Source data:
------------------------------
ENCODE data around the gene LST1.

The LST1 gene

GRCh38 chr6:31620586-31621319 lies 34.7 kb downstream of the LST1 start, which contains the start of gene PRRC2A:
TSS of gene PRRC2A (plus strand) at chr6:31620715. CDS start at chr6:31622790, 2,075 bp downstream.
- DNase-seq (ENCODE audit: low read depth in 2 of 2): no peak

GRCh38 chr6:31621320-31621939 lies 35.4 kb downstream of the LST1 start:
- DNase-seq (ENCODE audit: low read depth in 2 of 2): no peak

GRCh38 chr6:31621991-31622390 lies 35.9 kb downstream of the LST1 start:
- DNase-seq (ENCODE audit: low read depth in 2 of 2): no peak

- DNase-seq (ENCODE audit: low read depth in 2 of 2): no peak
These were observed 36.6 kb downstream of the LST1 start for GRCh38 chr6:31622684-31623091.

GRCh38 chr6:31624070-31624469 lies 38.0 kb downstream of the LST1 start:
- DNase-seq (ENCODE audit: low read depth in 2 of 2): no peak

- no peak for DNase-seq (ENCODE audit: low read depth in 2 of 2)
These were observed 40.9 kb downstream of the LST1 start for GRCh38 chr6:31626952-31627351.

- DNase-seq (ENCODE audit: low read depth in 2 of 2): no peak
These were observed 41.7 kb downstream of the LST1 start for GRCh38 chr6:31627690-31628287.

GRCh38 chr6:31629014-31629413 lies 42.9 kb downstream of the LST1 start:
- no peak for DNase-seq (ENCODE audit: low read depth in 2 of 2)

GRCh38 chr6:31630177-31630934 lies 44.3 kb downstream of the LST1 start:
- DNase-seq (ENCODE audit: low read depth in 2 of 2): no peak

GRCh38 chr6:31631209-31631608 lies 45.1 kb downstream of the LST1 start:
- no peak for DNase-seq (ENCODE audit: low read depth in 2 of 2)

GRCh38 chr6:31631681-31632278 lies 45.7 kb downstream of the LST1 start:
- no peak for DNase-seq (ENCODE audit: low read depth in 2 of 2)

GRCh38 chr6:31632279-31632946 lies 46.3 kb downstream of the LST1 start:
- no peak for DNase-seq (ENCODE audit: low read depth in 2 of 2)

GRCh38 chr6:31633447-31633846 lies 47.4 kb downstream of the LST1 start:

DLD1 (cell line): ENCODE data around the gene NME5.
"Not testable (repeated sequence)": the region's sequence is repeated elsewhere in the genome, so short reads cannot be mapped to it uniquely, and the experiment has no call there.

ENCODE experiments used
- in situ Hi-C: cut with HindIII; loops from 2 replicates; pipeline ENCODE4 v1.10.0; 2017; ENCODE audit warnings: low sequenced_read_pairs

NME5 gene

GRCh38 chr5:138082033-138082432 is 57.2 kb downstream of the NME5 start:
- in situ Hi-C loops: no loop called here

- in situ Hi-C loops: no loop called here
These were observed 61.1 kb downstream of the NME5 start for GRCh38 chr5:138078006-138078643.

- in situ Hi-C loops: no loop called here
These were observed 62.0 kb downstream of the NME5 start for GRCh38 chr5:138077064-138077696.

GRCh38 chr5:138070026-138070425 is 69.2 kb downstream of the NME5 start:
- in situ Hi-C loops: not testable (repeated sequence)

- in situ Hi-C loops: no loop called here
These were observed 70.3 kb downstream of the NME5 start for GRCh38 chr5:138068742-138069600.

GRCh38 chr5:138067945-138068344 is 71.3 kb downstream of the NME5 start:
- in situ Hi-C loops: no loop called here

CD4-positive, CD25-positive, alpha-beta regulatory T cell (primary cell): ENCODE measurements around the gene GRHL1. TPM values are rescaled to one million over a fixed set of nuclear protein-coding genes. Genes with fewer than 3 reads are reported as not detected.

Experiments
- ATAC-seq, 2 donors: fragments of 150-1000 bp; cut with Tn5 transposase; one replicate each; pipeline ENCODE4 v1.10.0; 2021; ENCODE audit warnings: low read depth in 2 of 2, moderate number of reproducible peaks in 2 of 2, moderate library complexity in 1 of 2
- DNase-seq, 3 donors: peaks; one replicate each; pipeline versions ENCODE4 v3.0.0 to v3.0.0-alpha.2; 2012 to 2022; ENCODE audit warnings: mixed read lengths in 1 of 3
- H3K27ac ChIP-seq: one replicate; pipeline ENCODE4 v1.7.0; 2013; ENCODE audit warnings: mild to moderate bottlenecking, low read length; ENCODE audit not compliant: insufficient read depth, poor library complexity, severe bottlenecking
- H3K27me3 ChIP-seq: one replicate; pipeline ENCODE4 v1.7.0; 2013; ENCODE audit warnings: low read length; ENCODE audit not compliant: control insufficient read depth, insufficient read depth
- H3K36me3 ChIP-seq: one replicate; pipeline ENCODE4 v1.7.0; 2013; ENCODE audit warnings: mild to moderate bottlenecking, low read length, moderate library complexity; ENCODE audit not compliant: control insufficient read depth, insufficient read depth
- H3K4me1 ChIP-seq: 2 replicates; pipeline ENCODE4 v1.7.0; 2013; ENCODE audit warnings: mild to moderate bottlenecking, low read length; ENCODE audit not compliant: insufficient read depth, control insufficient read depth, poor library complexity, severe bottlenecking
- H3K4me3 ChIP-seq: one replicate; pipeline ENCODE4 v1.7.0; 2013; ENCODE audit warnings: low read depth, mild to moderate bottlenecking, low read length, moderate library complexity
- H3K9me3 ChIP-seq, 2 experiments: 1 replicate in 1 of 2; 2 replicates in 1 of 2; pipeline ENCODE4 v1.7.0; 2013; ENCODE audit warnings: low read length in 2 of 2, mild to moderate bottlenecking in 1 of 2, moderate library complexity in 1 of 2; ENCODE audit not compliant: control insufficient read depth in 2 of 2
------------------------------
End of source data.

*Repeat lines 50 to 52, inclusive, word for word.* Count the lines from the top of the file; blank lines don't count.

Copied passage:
- H3K27ac ChIP-seq: one replicate; pipeline ENCODE4 v1.7.0; 2013; ENCODE audit warnings: mild to moderate bottlenecking, low read length; ENCODE audit not compliant: insufficient read depth, poor library complexity, severe bottlenecking
- H3K27me3 ChIP-seq: one replicate; pipeline ENCODE4 v1.7.0; 2013; ENCODE audit warnings: low read length; ENCODE audit not compliant: control insufficient read depth, insufficient read depth
- H3K36me3 ChIP-seq: one replicate; pipeline ENCODE4 v1.7.0; 2013; ENCODE audit warnings: mild to moderate bottlenecking, low read length, moderate library complexity; ENCODE audit not compliant: control insufficient read depth, insufficient read depth